Morgan defends IPL commitments


Published: Wednesday 18th February 2015 by The News Editor

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Out-of-form captain Eoin Morgan has been left to field yet more tricky questions in the build-up to England’s important World Cup clash with New Zealand in Wellington.

The left-hander’s lack of runs was again high on the agenda, but Morgan was also forced to justify the decision to allow him to put his Indian Premier League commitments before England duty.

Morgan will be unavailable to lead England in the one-day international against Ireland on May 8 after he was picked up by Sunrisers Hyderabad in Monday’s IPL auction.

The England and Wales Cricket Board has relaxed rules to allow their contracted players to be available for the whole tournament, which runs from April 8 to May 24.

“Yeah, that means I won’t go to Ireland,” Morgan said.

“The chairman of selectors and the director of cricket have allowed the guys who have got picked up in the IPL, or went into the auction, to miss that Ireland game in order to expose themselves to opportunities in the IPL in order to learn more about their game and excel their game.”

Morgan denied that it might appear a strange decision for the captain to skip the Dublin match, adding: “No I don’t think it is. Probably if you’re being a little short-sighted it might do, but I think in the longer run it will serve me well.”

Morgan missed the IPL last year in a bid to push his claims for a return to England’s Test team only to see Gary Ballance, Moeen Ali and Sam Robson preferred by the selectors.

That has prompted the 28-year-old’s return to the IPL – a decision he confirmed in Perth last month – and described the chance given to him by Hyderabad as a “huge privilege”.

“I think it’s really important where I’m at in my career to refocus on my basics of what I’ve learnt over the last six years I’ve played for England,” he said.

“One of those processes was playing in the IPL. It does give you great confidence, you learn a lot along the way and it gives you great energy.

“Going back to that is a huge privilege.”

Morgan will be joined in Hyderabad by World Cup team-mate Ravi Bopara and England outcast Kevin Pietersen after they were both also bought in the auction.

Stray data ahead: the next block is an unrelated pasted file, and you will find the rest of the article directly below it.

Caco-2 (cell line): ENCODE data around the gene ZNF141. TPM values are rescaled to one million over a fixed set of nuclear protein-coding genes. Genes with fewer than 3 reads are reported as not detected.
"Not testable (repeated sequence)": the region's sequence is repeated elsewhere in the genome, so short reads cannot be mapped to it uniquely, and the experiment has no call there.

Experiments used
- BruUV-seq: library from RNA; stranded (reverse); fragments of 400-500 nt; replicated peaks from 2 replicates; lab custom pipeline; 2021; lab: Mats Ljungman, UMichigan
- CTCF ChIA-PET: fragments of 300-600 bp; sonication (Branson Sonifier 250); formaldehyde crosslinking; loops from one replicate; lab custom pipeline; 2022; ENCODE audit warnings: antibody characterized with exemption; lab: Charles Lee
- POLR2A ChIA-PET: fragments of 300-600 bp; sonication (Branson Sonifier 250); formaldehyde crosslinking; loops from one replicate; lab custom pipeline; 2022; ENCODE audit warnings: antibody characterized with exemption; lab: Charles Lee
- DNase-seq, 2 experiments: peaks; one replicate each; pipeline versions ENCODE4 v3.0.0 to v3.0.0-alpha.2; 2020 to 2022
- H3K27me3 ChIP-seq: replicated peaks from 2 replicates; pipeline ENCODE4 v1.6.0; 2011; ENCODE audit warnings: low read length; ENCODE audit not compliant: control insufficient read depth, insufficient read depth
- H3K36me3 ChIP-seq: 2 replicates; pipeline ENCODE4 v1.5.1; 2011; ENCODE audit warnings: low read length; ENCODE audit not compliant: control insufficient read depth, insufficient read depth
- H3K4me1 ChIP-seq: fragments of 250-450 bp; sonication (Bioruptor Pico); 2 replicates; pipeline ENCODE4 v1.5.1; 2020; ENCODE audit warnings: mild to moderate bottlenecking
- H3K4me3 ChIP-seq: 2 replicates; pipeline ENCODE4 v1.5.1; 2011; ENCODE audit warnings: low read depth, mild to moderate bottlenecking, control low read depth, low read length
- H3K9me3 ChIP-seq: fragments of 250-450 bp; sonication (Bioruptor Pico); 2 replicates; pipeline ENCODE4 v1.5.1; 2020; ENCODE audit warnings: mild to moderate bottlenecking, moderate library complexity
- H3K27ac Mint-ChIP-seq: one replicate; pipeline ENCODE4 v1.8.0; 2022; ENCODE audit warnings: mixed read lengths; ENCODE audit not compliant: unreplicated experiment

While Pietersen’s England future is almost certainly over following his controversial 2014, Morgan retains hopes he still has a chance of adding to his 16 Test caps.

“My Test ambitions still lie very strongly,” he said. “I think opportunities in the Test team at the moment aren’t there.”

In addition to clarifying his Dublin absence, Morgan was asked to discuss the decision to promote Jos Buttler to the vice-captaincy.

Buttler was handed the position when Morgan took over as one-day skipper from Alastair Cook two months ago but the move has largely gone under the radar.

“In making Jos the vice-captain I thought it was quite an easy decision given that when I’ve captained in the past he’s been someone that I’ve gone to get immediate input on the game,” said Morgan, who denied he had needed to explain the decision to Twenty20 captain Stuart Broad or Joe Root, who has been touted as a future skipper.

“No, I think guys were quite happy about it. They were fine.”

Morgan inevitably had to brush off questions over his own form too, admitting that he was perplexed by the size of the gap between his best and worst since arriving Down Under.

His tour-opening century against Australia was made with the same sort of defiance with which he has since had to repeatedly bat away questions over his form slump, which has seen Morgan manage just two runs in five innings.

“I’d love you to explain it to me because I don’t understand it,” he said.

“Personally I try and keep it as simple as possible. You don’t look any further than what’s in front of you and I’ve done that and it hasn’t worked.

“But I believe it will work and when it does hopefully I can cash in on it and hopefully make it either a match-winning performance or build on somebody else’s performance.”

A Morgan return to form would go a long way towards England pulling of an upset against the in-form Black Caps at the Westpac Stadium on Friday night.

England have only ever won one ODI in the New Zealand capital – way back in 1984 – and Morgan suggested he and the other senior players would need to lead the way.

“Our senior players will need to stand up,” he said.

“We didn’t do it at the MCG which was disappointing. Guys like myself, Jimmy, Broady, Belly need to make contributions in order to make the young guys feel quite comfortable within themselves.”

He added: “Playing together as a unit is huge for us. It’s an area where we’ve struggled in recent times. We’ve had guys who have put in good individual performances but guys haven’t built on that and that has been disappointing.

“It’s a focus of our’s. Everyone is aware of it and we’re trying to improve on it.

Morgan was, at least, able to enjoy one light-hearted moment in his press conference after the Wellington mayor, Celia Wade-Brown, referred to him as “Eoin Rogers” during an official Maori welcome at Wellington harbour on Tuesday night.

“I’ve been called a lot worse,” he said. “She got the hardest part right as well.”

Published: Wednesday 18th February 2015 by The News Editor

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